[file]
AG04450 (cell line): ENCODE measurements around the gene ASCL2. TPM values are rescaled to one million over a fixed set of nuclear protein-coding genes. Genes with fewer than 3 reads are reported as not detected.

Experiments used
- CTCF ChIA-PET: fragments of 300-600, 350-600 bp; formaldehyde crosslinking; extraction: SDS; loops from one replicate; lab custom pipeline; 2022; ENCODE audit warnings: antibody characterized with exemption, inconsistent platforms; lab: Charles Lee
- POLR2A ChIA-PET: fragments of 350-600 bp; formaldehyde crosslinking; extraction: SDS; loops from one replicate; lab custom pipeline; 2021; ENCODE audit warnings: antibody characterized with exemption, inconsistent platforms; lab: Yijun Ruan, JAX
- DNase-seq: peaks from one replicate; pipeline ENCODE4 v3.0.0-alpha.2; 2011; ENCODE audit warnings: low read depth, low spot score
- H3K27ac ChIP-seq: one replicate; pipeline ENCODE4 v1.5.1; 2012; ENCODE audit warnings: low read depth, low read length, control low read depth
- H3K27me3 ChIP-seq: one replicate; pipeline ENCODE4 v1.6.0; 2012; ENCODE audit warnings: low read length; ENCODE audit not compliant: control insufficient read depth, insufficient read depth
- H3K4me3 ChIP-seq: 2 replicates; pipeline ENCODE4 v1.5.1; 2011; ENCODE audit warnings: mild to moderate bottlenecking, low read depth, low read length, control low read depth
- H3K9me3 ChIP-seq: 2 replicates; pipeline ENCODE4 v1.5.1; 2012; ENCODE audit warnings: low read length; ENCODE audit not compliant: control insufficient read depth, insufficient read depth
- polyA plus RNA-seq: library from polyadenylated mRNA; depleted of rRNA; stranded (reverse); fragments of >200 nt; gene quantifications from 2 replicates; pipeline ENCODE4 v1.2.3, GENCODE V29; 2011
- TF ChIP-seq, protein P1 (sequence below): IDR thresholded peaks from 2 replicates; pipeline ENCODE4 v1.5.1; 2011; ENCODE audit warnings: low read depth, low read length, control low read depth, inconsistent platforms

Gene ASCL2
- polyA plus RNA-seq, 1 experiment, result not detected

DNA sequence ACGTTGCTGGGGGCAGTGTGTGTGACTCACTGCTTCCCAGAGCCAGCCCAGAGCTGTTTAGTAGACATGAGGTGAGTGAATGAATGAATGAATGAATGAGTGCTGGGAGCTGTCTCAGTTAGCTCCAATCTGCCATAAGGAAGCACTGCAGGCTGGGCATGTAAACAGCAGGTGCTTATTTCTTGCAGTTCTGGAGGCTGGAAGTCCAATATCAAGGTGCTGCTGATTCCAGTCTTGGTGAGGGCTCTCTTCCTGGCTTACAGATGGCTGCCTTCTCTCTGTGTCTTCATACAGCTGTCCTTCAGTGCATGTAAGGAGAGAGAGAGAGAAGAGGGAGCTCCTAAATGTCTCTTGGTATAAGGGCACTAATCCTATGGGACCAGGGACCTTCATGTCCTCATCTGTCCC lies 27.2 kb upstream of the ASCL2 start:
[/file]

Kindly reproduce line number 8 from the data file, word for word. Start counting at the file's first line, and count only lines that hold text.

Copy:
- H3K4me3 ChIP-seq: 2 replicates; pipeline ENCODE4 v1.5.1; 2011; ENCODE audit warnings: mild to moderate bottlenecking, low read depth, low read length, control low read depth